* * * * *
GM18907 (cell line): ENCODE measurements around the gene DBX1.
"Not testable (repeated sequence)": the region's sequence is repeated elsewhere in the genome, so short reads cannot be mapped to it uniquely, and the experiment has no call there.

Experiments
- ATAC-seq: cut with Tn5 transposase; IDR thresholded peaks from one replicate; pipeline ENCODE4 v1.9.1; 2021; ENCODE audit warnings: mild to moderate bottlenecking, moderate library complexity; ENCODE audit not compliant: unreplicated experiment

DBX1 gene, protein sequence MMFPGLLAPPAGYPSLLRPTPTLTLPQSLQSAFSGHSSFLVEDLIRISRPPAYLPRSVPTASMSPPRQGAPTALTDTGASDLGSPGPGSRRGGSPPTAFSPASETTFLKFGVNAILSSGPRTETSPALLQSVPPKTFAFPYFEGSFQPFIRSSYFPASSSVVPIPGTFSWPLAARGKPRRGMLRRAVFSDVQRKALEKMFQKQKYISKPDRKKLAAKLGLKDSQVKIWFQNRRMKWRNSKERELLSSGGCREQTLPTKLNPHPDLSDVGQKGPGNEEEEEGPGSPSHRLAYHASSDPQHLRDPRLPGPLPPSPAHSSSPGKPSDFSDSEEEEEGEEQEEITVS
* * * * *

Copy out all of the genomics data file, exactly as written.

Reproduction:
GM18907 (cell line): ENCODE measurements around the gene DBX1.
"Not testable (repeated sequence)": the region's sequence is repeated elsewhere in the genome, so short reads cannot be mapped to it uniquely, and the experiment has no call there.

Experiments
- ATAC-seq: cut with Tn5 transposase; IDR thresholded peaks from one replicate; pipeline ENCODE4 v1.9.1; 2021; ENCODE audit warnings: mild to moderate bottlenecking, moderate library complexity; ENCODE audit not compliant: unreplicated experiment

DBX1 gene, protein sequence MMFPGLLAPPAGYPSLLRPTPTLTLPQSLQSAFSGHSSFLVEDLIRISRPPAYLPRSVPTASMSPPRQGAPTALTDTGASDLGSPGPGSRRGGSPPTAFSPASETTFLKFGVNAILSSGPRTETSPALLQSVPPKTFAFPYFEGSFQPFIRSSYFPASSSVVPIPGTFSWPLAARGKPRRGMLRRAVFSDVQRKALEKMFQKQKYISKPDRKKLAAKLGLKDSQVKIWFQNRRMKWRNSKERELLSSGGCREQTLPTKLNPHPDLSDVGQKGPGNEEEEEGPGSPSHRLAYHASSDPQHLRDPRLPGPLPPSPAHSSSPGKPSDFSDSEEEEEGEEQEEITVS